Influence of Preparation Methods on Physicochemical and Pharmacokinetic Properties of Co-amorphous Formulations: The Case of Co-amorphous Atorvastatin: Naringin

  • Athira Nair
  • Raghava Varma
  • Karthik Gourishetti
  • Krishnamurthy Bhat
  • Swapnil DengaleEmail author
Original Article



The goal of the study was to investigate the influence of processing methods on the physicochemical and pharmacokinetic properties of co-amorphous materials.


Co-amorphous formulations of atorvastatin (ATV) and naringin (NRG) in the molar ratio 1:1 were prepared by quench cooling (ANQC), solvent evaporation (ANSE), and ball milling (ANBM) and characterized by differential scanning calorimetry (DSC), powder X-ray diffractometry (XRPD), and Fourier transform infrared spectroscopy (FTIR). Further, the performance of prepared co-amorphous formulations was evaluated in vitro and in vivo.


All processing methods yielded homogeneous co-amorphous formulation, which was confirmed by single glass transition (Tg) event and diffuse halo in DSC and XRPD, respectively. Irrespective of processing method employed, all co-amorphous formulations were found stable at 30 °C for 90 days in dry conditions (under vacuum). Significant improvement in the solubility of ATV was observed in ANQC and ANSE co-amorphous formulations, highest being 56-fold for the later. ATV from ANSE formulation showed highest drug release (97%), while surprisingly ANQC showed significantly lower ATV release as compared to the physical mixture. Amongst three preparation methods, solubility advantage of ANSE could translate into efficacious pharmacokinetic parameters, where the improvement in ATV exposure (AUC 0-t) and plasma concentration (Cmax) were found 4.5-fold and 7-fold, respectively, as compared to the physical mixture.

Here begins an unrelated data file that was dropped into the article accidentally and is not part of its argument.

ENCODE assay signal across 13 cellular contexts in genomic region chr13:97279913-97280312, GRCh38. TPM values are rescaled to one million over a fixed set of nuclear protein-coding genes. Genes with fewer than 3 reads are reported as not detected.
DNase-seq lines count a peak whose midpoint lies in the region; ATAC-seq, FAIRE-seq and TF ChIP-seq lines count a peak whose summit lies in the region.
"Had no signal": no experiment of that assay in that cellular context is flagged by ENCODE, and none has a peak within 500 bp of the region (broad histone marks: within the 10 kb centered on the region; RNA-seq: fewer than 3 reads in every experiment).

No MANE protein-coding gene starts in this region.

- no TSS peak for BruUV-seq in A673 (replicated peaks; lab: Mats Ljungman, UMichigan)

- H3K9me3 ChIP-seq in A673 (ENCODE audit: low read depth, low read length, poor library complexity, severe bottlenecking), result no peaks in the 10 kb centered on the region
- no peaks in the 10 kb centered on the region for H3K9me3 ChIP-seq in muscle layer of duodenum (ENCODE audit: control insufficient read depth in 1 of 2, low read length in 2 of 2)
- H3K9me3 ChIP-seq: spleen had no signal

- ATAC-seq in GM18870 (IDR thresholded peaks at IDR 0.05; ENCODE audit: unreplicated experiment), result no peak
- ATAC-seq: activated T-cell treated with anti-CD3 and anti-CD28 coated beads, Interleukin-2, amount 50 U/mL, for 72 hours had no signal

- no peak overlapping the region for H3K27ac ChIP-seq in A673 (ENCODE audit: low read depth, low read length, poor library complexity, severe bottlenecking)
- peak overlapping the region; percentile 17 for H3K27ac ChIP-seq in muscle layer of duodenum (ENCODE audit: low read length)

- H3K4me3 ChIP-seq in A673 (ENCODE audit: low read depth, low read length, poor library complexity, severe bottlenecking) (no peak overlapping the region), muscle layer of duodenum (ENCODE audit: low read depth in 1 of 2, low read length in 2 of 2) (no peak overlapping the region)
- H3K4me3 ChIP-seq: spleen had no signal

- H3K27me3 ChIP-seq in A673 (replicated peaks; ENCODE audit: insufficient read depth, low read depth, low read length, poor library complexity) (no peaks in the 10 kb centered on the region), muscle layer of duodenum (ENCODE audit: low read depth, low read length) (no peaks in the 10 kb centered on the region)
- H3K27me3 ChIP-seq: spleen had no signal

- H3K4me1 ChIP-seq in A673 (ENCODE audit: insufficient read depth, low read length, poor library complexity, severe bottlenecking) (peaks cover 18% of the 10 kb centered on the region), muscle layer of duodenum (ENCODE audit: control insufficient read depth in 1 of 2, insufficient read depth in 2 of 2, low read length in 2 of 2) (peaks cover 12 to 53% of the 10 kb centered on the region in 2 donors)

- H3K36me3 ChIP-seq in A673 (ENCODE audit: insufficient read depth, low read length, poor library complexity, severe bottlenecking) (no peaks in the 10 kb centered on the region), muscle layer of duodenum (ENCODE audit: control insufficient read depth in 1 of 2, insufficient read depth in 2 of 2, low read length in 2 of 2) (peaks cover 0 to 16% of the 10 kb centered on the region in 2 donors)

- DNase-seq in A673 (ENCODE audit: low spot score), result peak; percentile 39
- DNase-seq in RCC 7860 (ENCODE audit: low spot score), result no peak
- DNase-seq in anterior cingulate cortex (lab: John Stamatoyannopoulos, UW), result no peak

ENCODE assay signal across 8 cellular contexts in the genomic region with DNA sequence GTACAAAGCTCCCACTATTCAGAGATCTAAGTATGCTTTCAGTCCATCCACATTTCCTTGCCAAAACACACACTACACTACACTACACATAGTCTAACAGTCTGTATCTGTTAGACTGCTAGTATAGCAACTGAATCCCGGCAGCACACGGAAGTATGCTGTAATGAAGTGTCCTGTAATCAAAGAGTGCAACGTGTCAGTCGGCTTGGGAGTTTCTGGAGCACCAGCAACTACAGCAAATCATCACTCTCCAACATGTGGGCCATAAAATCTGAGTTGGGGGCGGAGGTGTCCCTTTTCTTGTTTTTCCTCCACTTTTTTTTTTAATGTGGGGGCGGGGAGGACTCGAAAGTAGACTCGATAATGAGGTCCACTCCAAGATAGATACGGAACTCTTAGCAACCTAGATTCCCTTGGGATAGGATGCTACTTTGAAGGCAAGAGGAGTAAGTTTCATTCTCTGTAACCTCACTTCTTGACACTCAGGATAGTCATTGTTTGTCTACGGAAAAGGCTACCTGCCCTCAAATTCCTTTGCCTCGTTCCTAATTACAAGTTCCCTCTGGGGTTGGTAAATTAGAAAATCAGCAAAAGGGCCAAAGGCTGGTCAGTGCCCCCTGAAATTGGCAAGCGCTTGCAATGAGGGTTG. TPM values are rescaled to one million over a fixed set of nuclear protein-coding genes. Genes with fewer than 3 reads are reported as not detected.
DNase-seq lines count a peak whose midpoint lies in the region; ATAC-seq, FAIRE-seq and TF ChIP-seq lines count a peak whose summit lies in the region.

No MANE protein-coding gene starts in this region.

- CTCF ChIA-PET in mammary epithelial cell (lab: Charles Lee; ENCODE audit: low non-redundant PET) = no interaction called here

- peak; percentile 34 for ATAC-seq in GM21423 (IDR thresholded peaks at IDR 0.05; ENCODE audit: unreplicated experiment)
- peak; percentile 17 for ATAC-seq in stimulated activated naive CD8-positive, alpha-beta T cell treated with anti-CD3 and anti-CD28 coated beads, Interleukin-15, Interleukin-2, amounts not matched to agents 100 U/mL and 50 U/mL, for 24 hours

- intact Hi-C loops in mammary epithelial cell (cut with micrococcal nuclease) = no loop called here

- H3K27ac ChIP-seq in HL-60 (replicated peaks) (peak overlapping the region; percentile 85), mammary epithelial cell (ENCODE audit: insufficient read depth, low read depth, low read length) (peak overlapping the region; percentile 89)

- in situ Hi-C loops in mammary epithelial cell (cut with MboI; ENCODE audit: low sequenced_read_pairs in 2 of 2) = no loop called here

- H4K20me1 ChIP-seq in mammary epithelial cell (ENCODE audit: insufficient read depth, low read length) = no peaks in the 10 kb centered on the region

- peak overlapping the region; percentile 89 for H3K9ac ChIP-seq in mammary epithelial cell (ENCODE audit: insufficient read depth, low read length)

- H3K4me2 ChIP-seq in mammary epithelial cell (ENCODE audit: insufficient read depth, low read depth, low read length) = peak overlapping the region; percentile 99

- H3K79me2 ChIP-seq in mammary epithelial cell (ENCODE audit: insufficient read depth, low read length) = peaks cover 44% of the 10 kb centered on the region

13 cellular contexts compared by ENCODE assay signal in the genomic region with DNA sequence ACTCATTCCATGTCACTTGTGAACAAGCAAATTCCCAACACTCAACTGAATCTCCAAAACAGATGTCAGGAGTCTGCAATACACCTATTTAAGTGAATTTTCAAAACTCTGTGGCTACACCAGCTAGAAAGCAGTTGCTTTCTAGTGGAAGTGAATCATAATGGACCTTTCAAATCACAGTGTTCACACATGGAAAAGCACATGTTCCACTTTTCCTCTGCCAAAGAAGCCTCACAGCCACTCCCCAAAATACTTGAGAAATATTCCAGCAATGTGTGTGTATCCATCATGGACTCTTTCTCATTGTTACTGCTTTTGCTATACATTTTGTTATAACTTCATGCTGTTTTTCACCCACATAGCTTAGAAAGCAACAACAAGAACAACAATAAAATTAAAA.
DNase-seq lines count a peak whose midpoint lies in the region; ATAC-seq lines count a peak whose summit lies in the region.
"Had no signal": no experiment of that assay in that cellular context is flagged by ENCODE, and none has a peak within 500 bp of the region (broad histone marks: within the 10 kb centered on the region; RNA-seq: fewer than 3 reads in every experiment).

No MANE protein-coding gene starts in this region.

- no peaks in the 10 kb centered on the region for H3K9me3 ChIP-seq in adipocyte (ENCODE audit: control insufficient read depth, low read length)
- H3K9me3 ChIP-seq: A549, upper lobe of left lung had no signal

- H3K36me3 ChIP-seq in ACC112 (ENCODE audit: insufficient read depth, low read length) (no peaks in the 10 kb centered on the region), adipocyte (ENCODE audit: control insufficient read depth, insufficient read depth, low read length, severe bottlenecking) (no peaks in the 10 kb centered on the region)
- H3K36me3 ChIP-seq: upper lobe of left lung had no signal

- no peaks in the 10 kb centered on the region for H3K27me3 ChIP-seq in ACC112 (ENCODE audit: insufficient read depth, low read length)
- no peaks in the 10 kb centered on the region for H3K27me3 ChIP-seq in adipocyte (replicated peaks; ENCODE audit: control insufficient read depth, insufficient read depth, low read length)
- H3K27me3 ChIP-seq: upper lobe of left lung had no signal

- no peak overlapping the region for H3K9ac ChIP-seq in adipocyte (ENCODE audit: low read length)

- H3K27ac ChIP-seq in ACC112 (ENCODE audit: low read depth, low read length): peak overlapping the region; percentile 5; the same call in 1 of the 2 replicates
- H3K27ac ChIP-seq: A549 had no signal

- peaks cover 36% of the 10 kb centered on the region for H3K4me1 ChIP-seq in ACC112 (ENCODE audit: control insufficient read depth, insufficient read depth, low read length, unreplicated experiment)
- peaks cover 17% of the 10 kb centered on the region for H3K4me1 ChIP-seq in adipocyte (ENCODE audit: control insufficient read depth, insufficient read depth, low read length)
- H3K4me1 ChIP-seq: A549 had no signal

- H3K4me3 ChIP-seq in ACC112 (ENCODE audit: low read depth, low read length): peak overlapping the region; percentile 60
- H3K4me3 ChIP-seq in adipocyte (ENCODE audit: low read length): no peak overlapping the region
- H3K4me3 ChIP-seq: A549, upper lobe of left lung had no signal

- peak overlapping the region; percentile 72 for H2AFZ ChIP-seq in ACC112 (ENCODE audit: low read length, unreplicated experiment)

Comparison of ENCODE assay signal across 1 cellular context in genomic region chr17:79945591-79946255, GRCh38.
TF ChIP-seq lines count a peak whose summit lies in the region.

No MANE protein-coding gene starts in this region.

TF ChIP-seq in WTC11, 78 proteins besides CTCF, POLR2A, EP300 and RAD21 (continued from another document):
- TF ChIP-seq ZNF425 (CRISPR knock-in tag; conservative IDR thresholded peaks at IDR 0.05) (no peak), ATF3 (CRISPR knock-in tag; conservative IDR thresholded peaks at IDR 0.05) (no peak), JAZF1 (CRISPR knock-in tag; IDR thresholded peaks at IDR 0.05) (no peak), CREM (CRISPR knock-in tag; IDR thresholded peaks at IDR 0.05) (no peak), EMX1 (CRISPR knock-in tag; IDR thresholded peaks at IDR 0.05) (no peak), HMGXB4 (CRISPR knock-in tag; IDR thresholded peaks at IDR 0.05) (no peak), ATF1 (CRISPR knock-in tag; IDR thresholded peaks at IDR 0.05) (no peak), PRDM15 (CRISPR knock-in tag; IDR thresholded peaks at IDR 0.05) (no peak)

It was concluded that the preparation methods of co-amorphous formulations have a profound effect on physical properties like stability, physicochemical properties like solubility, dissolution rate, and pharmacokinetic properties like AUC and Cmax.


Co-amorphous Atorvastatin Naringin Ball milling Solvent evaporation Quench cooling 



The authors would want to acknowledge the kind help of Ms. Zenab A. (Department of Pharmaceutics, Manipal College of Pharmaceutical Sciences) and Mr. Ashutosh (Department of Pharmaceutical Chemistry, Manipal College of Pharmaceutical Sciences) regarding the operation of the ball mill and rotary evaporator, respectively.

Compliance with Ethical Standards

Studies were conducted in accordance with CPSEA guidelines and were approved by Institutional Animal Ethics Committee (IAEC/KMC/101/2015), Manipal University (MU).

Conflict of Interest

The authors report no conflicts of interest. The authors alone are responsible for the content and writing of this article.

Supplementary material

12247_2019_9381_MOESM1_ESM.docx (313 kb)
ESM 1 (DOCX 312 kb)


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© Springer Science+Business Media, LLC, part of Springer Nature 2019

Authors and Affiliations

  1. 1.Department of Pharmaceutical Quality Assurance, Manipal College of Pharmaceutical SciencesManipal Academy of Higher EducationManipalIndia
  2. 2.Department of Pharmacology, Manipal College of Pharmaceutical SciencesManipal Academy of Higher EducationManipalIndia

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